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Children face five-year wait for autism check

Charity warns that long delays in assessment mean that pupils risk missing out on vital support at school

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Charity warns that long delays in assessment mean that pupils risk missing out on vital support at school

Pupils and their families are facing a “devastating” wait of up to five years for autism assessments.

The long delays mean pupils are at risk of missing out on vital support at school, according to a national charity.

Across the country, children are thought to be waiting, on average, more than three and a half years for a diagnosis after first raising concerns with professionals.

But in one part of the country, it has emerged that the wait for an assessment is up to five years.

Waiting times have grown in Calderdale, West Yorkshire, after the number of requests for assessments quadrupled, a local government document reveals.

Calderdale Council and the district’s clinical commissioning group (CCG) are now carrying out a review into autism services to identify improvements.

The Calderdale CCG has apologised for the length of the waiting times and said it has not been able to meet the increased demand. 

It said it had increased funding which it hoped would reduce the waiting times.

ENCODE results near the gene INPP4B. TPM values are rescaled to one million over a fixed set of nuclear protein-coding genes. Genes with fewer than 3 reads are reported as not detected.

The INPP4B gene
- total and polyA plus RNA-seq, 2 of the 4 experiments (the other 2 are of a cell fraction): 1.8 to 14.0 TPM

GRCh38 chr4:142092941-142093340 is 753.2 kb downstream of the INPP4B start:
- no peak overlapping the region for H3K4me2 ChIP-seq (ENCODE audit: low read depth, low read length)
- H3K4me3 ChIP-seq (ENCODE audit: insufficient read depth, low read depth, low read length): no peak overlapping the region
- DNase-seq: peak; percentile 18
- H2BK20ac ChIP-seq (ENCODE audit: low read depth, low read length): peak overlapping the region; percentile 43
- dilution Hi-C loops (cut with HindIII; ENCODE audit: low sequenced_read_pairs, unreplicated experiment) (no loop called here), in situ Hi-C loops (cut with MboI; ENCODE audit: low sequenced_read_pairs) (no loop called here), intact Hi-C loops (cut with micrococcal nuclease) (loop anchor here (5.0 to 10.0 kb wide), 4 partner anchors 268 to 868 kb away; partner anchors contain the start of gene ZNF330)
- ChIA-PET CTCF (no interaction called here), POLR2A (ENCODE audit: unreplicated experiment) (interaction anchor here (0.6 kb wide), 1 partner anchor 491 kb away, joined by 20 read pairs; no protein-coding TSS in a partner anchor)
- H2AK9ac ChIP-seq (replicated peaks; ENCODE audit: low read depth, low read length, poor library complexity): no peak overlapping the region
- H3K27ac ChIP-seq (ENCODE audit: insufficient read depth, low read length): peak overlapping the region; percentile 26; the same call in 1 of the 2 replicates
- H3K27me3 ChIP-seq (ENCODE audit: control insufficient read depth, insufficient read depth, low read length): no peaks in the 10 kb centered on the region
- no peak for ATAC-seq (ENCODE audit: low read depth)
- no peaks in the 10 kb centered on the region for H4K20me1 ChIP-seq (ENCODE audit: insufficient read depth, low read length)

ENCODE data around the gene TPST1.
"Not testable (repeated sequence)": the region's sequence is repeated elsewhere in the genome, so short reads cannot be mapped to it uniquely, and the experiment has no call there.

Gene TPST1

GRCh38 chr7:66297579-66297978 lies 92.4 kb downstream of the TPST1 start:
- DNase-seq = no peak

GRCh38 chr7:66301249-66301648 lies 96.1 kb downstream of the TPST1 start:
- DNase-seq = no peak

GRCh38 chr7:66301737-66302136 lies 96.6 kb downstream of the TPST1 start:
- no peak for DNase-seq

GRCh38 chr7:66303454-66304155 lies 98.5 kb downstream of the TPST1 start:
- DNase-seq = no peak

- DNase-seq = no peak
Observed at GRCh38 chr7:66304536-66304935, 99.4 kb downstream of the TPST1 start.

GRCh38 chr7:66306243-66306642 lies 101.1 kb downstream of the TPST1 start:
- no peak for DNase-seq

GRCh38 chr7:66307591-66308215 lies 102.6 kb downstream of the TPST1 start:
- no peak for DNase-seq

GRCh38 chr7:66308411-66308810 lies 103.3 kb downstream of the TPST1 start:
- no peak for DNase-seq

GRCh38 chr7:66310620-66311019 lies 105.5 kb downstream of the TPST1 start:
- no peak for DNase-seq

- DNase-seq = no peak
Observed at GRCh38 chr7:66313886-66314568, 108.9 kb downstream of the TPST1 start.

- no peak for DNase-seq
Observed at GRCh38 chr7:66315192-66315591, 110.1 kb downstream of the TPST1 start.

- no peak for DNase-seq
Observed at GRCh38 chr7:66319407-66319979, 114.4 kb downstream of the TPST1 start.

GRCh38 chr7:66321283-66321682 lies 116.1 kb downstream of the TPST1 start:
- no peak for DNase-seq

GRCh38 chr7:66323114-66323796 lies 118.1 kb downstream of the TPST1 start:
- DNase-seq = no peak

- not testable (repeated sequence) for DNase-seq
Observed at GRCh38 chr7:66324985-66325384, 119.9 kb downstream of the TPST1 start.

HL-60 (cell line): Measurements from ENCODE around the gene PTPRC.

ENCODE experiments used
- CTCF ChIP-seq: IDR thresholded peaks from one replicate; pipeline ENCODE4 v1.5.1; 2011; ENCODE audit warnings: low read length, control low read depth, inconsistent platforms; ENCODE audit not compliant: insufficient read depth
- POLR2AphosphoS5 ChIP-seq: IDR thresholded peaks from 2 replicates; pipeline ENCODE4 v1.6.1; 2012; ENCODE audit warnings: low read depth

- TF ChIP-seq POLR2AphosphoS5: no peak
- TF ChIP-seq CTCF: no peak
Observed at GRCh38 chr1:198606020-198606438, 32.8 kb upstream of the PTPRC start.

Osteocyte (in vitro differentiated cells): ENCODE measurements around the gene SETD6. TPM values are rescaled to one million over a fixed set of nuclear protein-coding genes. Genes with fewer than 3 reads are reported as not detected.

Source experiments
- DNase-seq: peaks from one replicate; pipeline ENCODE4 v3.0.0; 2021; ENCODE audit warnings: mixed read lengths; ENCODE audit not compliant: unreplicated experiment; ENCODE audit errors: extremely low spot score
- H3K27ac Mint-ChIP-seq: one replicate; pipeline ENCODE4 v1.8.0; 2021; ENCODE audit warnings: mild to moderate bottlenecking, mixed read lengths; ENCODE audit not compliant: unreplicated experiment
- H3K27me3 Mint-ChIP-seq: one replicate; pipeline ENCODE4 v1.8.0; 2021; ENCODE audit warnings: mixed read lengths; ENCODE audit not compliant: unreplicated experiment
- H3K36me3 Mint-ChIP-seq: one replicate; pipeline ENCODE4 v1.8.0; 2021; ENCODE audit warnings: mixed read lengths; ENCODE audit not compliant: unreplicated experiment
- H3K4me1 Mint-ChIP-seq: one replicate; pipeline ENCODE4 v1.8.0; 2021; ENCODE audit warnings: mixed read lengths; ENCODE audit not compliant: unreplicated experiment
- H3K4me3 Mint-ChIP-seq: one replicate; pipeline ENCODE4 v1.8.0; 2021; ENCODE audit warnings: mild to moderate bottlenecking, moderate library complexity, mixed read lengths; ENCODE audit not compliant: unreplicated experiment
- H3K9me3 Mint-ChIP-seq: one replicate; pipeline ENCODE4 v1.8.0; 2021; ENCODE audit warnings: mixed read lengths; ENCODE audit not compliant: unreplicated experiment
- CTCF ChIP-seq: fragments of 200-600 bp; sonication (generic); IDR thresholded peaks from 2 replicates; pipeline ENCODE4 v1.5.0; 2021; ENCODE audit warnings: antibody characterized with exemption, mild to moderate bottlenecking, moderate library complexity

Judy Shaw, head of Tuel Lane Infant School, in Sowerby Bridge, has been told that one of her pupils, referred in 2016 when she was in Reception year, will have to wait until 2020 before being assessed, and that a pupil entering the system might not be seen until 2024.

She said:  “School leaders want their schools to be fully inclusive, ensuring all pupils have access to appropriate provision; that is their entitlement. But we must have swift access to expert advice. We need tangible and practical support from supporting professionals if we are to ensure that all children thrive and achieve.

"We know that early and swift intervention when special or additional needs are identified is crucial. How can we do this under these circumstances? It is unacceptable."

The Calderdale Health and Wellbeing Board’s annual report confirms that in some cases school-age children are waiting up to five years for an assessment.

It adds: “This has led to parents and carers becoming very concerned about obtaining a timely diagnosis and access to support.” 

Pre-school children in Calderdale are waiting for up to 12 months, according to the report.

'Strain on families'

The report says the increase in requests for autism assessments was occurring “in the context of financial challenges and a lack of long-term resource".

Lynsey Mitchell, headteacher of Sowerby Village Primary School, said the situation was difficult for families.

“We have two pupils on the ASD waiting list and both have been for a while," she said. "The main difficulty we’ve faced, apart from not having the ASD team on hand to support class-based staff, has been around supporting families and trying to answer their questions to help them support their child at home. 

“Parents are concerned about how they will explain to their child that they might have ASD if they begin to identify and question differences between themselves and their peers.